Here And Now
Gov. Andrew Cuomo is in New York City with no public schedule.
At 11 a.m., LG Bob Duffy delivers remarks at ORAFOL Precision Technology Center’s facility expansion, 200 Park Center Dr., West Henrietta.
At 1 p.m., Duffy joins local officials for an announcement about the Buffalo Arts and Technology Center, Artspace Buffalo, 1219 Main St.
PL/Environmental Advocates will release its annual voters guise and also announce the 2012 Oil Slick award “winner” – a legislator who has gone above and beyond in his or her hostility toward the environment. LCA Press Room, (130, LOB), 11 a.m.
GOP US Senate hopeful Wendy Long is in Syracuse, where she’ll hold a press conference at the Onondaga GOP HQ at noon to slam Sen. Kirsten Gillibrand and Robert F. Kennedy Jr. for their opposition to fracking.
Also at noon, NYC Council members, community groups, religious leaders and unions will announce their support of AG Eric Schneiderman’s Bear Sterns/JP Morgan Chase lawsuit and call on the city to investigate how the bank’s “fraudulent and unethical behavior” cost taxpayers cash. One Chase Manhattan Plaza, corner of Pine and William Streets, Manhattan.
President Obama and Mitt Romney face off in the first debate in Denver tonight. Trailing in the polls – especially in swing states – Romney, in particular, is under pressure to perform. Here are five things to watch for in the debate.
Cuomo’s bus tour of taxpayer-funded projects in Syracuse did not include Destiny USA.
During the trip, Cuomo “looked at times like an architecture graduate student, at others a Chamber of Commerce cheerleader,” writes Thomas Kaplan.
State officials agree: It’s going to be another difficult budget year.
Cuomo wants to see a spending plan that holds growth to 2 percent or less, and look for “incremental” changes going forward – no big-ticker items like the 2 percent property tax cap or sixth pension tier.
The mother of Amadou Diallo is upset that Kenneth Boss, one of the four NYPD officers who shot and killed her son in a hail of bullets more than 13 years ago, now has his gun back.
Assemblyman Vito Lopez’s friends are telling him not to show his face in Albany to avoid igniting a “firestorm” as he fights to keep his seat despite his sexual harassment scandal.
The New York Times calls on federal prosecutors and regulators to follow up Schneiderman’s lawsuit against Bear Sterns with actions of their own, warning “the full range of potential wrongdoing by banks will go unaddressed” if they don’t.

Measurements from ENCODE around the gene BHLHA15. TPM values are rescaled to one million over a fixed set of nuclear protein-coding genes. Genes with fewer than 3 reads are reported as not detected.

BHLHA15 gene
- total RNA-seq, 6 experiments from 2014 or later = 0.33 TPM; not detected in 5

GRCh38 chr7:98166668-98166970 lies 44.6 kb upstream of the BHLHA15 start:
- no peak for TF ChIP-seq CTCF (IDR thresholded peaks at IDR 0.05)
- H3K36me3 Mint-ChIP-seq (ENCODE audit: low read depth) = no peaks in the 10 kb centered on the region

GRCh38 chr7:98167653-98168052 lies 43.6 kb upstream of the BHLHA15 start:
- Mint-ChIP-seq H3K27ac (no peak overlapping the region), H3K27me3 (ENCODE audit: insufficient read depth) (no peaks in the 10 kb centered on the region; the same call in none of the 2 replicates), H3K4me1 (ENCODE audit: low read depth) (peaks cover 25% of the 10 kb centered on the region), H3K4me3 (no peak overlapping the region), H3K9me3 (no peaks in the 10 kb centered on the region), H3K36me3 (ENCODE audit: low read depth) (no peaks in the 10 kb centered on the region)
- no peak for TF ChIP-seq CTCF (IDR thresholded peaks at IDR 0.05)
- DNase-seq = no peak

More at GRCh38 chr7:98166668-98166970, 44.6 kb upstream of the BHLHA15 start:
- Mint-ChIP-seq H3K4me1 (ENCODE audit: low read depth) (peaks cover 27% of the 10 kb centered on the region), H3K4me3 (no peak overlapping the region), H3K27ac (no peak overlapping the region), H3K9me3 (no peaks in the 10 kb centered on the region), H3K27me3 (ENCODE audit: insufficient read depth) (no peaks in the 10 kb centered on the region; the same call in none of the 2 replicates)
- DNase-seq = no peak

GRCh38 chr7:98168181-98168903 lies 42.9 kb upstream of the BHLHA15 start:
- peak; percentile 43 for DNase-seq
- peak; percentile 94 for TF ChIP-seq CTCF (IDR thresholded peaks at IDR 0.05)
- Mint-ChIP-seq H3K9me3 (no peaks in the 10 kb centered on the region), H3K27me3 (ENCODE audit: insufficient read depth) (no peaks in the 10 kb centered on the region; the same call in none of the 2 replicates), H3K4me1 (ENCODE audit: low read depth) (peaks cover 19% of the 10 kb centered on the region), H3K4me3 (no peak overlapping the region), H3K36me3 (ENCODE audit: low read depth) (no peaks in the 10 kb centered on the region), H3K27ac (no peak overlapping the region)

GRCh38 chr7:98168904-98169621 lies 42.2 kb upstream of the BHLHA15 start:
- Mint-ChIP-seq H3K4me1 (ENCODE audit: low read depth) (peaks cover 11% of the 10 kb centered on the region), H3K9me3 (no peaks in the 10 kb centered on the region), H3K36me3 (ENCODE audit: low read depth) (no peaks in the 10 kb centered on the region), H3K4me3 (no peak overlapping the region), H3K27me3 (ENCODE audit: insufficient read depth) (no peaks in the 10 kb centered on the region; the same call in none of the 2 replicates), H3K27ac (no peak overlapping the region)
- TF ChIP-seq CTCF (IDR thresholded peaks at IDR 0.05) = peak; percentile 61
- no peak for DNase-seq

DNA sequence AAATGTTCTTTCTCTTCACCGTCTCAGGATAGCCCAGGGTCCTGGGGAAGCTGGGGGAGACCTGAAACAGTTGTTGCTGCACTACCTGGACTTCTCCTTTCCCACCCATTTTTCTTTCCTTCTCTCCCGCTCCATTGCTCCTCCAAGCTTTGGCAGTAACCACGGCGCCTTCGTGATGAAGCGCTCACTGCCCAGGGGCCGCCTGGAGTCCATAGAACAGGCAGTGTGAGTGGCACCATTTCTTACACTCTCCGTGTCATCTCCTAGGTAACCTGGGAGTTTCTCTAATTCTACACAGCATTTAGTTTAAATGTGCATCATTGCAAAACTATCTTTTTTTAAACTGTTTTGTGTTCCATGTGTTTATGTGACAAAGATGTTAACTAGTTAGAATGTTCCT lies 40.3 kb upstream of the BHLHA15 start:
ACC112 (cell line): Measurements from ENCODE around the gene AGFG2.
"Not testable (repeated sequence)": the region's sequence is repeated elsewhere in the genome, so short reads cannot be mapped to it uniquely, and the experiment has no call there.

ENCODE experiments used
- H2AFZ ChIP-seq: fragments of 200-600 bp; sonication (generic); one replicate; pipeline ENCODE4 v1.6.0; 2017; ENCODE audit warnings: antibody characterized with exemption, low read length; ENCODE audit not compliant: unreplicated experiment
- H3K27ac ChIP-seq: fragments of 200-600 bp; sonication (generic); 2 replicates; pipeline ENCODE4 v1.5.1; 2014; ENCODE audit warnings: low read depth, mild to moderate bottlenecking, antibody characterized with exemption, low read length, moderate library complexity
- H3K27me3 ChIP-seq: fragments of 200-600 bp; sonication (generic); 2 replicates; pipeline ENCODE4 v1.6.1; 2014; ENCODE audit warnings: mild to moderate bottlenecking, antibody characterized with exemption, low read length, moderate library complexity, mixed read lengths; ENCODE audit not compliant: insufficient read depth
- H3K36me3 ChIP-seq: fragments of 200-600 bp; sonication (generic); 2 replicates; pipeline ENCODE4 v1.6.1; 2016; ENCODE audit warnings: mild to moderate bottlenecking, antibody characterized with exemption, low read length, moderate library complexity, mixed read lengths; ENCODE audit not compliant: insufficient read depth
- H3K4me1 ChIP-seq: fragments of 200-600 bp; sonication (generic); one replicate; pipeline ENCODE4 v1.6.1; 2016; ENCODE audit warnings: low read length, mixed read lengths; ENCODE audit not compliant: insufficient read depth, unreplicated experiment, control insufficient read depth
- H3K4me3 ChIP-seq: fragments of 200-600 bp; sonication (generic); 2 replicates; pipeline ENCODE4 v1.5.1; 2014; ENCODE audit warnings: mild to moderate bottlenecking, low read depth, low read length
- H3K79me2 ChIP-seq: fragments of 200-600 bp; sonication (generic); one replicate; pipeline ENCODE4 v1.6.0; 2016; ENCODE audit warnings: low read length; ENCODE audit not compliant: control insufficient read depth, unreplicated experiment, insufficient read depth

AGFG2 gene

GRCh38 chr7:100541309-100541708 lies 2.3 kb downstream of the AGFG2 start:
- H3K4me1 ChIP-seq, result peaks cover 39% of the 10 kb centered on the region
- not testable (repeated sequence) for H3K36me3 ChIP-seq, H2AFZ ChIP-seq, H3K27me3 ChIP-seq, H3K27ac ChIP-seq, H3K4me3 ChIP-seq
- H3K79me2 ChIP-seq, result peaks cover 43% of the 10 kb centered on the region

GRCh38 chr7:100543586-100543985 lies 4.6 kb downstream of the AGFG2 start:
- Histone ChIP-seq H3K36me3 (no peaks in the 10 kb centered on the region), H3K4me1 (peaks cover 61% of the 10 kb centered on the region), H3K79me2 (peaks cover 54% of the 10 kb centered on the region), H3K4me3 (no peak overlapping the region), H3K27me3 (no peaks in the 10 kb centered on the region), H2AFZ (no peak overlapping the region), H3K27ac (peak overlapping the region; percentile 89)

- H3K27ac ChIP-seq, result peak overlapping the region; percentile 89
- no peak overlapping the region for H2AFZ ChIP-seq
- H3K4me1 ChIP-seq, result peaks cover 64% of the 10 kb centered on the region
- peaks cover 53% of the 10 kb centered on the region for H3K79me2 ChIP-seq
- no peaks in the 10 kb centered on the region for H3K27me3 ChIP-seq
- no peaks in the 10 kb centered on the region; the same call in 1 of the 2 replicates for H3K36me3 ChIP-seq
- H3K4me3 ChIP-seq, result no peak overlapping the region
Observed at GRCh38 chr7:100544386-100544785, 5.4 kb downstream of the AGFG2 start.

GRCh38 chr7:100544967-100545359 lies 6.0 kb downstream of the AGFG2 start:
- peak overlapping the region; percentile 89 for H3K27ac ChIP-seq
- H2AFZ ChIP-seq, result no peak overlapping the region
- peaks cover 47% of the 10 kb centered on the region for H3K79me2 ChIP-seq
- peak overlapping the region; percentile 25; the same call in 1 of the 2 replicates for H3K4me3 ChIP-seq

The MTA’s finances have improved “appreciably” over the past two years, according to state Comptroller Tom DiNapoli, but fares and tolls are on track to increase 35 percent by 2015.
MTA Chairman Joe Lhota called DiNapoli’s assessment the result of a “thoughtful and thorough analysis,” which stands in contrast to some of his past comments about the comptroller’s office.
In a DN OpEd, UFT President Mike Mulgrew accuses Bloomberg of pushing a teacher evaluation system that would focus on punishing “bad apples,” rather than improve performance across the board.
Douglas Kennedy rejected a settlement deal with two nurses with whom he scuffled over his newborn son at the Westchester hospital that included cash and a requirement that he collect garbage for at least two weeks.
Hillary Clinton’s final trip abroad as US secretary of state might be to Ireland.
Bloomberg wore hipster glasses.
The mayor is funding the expansion of a pilot maternal health program in Tanzania that is predicted to help 50,000 mothers and their children during the next three years.
NYC Council Speaker Christine Quinn split with Bloomberg over an NAACP complaint about the use of entrance exams as the only criteria for getting into the city’s elite high schools.
Two former NYC housing officials pleaded guilty to accepting bribes from real estate developers. They were the latest people connected to the city agency to fall in a still-continuing corruption investigation.
Cuomo’s upcoming beer and wine summit will also include representatives from the state’s spirits industry.
Our colleague at NY1 Errol Louis interviewed a scientist from the Energy Department who says newer, safer hydrofracking technology could put an end to the debate.
Rep. Louise Slaughter is standing by a campaign ad deemed inaccurate and overstated by a bipartisan committee, and plans to keep it on the air. (Subscription required).
A former assemblyman who played a role in the failed 2000 coup attempt against Speaker Sheldon Silver reminds anyone who’s mulling an uprising how difficult that can be.
Charlie Rose does the dougie “like a dude.”
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